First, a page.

Lee Herrick, Fresno’s poet laureate and the driving force behind Fresno’s LitHop 2016, squeezed past me Saturday during the first session of the festival at Goldstein’s Mortuary and Delicatessen, just one of several non-traditional venues that were part of the event. I could tell even then that the day would be a success.
There was a hint of a satisfied smile on Herrick’s face as he made his way through the crowded bar – a look that said 1) Things are running smoothly; 2) We’ve got big crowds; and 3) Just how cool is it that so many people are turning out to listen to writers read from their works?
Indeed, there was a generous spirit at work through the afternoon, which featured more than 140 writers from throughout the state at nine different venues spread throughout the Tower District. Authors might by design be somewhat solitary creatures, as opposed to the more collaborative arts, but I sensed a strong sense of community and enthusiasm. Respect, encouragement, laughter, empathy, and occasional jaw-dropping amazement at just how beautiful words can be when arranged in a particular way – all were on display. It felt good.
Congratulations to the Herricks (both Lee and his wife, Lisa) and the event’s planning committee. Lee Herrick on Monday was still getting final numbers from venue managers, but he estimates a “few thousand” people attended. He told me: “It felt like something very special happened on Saturday. The feedback I’m getting is incredible and very touching. I’m almost certain we’ll do it again next year.”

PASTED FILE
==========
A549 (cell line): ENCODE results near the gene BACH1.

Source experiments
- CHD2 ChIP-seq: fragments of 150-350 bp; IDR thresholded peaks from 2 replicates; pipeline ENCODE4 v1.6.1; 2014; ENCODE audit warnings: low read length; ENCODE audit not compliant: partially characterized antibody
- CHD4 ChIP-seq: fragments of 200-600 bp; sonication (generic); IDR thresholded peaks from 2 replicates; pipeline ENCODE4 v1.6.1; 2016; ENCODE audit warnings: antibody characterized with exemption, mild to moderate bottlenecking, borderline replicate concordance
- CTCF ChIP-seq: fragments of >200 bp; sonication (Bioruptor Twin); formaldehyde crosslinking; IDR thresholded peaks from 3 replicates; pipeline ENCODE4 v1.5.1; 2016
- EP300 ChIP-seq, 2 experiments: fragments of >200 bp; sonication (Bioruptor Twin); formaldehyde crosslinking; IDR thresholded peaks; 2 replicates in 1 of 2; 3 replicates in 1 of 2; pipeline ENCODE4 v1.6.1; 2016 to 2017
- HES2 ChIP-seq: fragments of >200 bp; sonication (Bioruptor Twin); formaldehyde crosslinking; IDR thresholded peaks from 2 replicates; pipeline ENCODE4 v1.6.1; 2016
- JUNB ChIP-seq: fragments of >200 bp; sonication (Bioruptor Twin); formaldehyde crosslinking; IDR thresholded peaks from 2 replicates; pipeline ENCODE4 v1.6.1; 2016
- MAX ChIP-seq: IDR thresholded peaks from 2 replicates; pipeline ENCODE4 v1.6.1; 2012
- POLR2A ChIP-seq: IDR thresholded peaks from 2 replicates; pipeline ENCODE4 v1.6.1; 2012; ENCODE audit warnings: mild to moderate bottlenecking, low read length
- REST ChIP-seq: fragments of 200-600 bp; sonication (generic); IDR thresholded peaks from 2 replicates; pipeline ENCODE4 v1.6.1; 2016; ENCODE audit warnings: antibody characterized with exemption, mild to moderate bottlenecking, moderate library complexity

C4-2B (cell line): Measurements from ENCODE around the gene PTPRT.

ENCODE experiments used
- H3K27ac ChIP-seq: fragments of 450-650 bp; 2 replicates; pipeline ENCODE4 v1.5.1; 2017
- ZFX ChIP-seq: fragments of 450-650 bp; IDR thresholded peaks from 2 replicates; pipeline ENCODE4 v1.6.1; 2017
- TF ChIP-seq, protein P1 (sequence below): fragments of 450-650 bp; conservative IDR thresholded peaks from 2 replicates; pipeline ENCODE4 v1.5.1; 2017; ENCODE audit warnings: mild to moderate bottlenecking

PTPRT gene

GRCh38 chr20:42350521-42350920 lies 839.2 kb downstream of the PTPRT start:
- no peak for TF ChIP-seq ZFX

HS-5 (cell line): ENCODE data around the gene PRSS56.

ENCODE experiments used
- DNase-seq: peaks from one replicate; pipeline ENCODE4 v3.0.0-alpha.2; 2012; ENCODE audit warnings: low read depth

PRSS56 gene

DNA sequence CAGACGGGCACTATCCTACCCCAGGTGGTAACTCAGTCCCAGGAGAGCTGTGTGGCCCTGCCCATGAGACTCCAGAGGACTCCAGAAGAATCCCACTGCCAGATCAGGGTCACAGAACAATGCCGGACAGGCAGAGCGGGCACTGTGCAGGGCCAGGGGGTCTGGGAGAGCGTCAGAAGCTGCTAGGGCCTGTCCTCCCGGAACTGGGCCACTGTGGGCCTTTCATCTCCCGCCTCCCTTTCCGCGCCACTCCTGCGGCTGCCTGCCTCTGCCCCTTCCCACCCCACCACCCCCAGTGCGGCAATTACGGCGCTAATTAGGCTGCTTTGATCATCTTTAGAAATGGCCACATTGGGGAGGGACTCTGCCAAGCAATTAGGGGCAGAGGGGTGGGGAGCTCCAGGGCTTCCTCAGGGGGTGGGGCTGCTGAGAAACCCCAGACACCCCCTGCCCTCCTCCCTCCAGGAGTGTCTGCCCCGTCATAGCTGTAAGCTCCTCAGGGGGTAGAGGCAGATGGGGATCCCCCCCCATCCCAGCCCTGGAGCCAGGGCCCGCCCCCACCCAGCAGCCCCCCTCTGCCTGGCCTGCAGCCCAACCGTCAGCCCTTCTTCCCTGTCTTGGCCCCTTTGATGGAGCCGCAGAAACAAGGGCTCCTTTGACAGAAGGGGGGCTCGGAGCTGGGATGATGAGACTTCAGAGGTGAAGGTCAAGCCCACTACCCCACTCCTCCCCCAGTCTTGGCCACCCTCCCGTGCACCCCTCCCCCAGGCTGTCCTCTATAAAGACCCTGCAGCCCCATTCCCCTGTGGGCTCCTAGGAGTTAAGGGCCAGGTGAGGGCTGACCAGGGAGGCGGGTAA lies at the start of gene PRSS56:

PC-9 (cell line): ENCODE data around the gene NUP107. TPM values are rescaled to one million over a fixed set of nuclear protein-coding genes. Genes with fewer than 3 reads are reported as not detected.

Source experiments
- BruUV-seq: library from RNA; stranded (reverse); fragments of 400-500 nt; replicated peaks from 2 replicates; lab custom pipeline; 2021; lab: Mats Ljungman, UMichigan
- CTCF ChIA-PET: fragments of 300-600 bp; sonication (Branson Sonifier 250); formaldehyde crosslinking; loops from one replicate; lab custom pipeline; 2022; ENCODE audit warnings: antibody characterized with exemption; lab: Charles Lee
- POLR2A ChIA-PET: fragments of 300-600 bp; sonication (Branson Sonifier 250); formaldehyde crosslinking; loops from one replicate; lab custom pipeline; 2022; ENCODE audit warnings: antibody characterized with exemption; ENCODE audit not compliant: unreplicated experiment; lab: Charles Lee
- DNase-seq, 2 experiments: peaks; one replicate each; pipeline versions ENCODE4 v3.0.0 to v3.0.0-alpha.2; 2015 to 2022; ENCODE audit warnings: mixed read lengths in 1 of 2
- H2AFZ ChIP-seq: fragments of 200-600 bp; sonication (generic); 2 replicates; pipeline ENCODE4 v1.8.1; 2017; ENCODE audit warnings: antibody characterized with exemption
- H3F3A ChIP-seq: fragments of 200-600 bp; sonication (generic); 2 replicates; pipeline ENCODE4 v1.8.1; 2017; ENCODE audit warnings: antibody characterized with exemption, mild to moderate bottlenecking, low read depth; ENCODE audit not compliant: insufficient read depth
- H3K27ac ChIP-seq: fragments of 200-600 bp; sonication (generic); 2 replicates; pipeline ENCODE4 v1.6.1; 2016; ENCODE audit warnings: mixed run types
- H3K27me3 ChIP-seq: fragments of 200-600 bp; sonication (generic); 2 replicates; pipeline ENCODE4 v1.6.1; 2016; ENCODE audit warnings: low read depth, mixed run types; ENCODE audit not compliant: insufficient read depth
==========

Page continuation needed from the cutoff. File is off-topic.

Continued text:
I thoroughly enjoyed the session I attended, “LGBTQ Voices of the Central Valley,” which featured Randa Jarrar, Steven Sanchez, Ying Thao and Juan Luis Guzman.
The keynote event, at Fresno City College’s Old Administration Building Auditorium, was one of those special, you-had-to-be-there moments. Here was Fresno welcoming its conquering literary hero: Juan Felipe Herrera, days ago reappointed the U.S. poet laureate. The hall was nearly full, the crowd boisterous, the enthusiasm infectious. He came out to thunderous applause.
Herrera, whose voice and demeanor could melt the icy exterior of even the most frozen anti-poetry zealot, was in top form. Winding up with essentially a bunch of kids sitting on the stage next to him – they were part of a sweet introductory moment in which they recited his “Poem by Poem” to him, line by line – he made sure during his reading to include the children in his presentation as well. Herrera is a natural performer and a great improviser, and he made fine use of his unexpected “props,” turning the presentation into a salute (and a plea) for a younger generation to be steeped in a love of words.
The only real drawback of the night was the lousy acoustics. (I talked to a few people afterward who were convinced they needed hearing tests.)
But through it all, Herrera wooed the hometown crowd. He repeatedly praised the lively literary scene in the central San Joaquin Valley, giving a shout-out to local poet Mai Der Vang, who just won the 2016 Walt Whitman award, and he pumped up the egos of the many writers present. “Fresno is the capital of poetry in the world!” he proclaimed to much applause.
This was no staid, hushed reading. With his jaunty hat, bright red jacket, sailor-suit striped shirt and white pants, Herrera brought a clown’s sense of comic timing and a preacher’s thundering sense of call-and-response rhythm to the proceedings. It was like a revival meeting, but the holy book(s) were provided by the nation’s poet. I’ll raise my hands in praise to that.